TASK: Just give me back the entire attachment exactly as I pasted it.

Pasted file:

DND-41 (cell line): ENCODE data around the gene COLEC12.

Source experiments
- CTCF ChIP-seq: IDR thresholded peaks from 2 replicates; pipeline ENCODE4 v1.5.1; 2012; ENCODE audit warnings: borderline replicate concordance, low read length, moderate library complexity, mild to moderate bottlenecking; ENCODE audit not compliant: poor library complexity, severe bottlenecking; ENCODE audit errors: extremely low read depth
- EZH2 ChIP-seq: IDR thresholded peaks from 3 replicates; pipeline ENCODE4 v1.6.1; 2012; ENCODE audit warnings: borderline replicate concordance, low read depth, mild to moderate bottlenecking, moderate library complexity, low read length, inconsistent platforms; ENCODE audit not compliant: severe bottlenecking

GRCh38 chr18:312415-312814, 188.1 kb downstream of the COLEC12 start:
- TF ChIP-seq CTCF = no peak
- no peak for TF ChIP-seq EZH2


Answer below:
DND-41 (cell line): ENCODE data around the gene COLEC12.

Source experiments
- CTCF ChIP-seq: IDR thresholded peaks from 2 replicates; pipeline ENCODE4 v1.5.1; 2012; ENCODE audit warnings: borderline replicate concordance, low read length, moderate library complexity, mild to moderate bottlenecking; ENCODE audit not compliant: poor library complexity, severe bottlenecking; ENCODE audit errors: extremely low read depth
- EZH2 ChIP-seq: IDR thresholded peaks from 3 replicates; pipeline ENCODE4 v1.6.1; 2012; ENCODE audit warnings: borderline replicate concordance, low read depth, mild to moderate bottlenecking, moderate library complexity, low read length, inconsistent platforms; ENCODE audit not compliant: severe bottlenecking

GRCh38 chr18:312415-312814, 188.1 kb downstream of the COLEC12 start:
- TF ChIP-seq CTCF = no peak
- no peak for TF ChIP-seq EZH2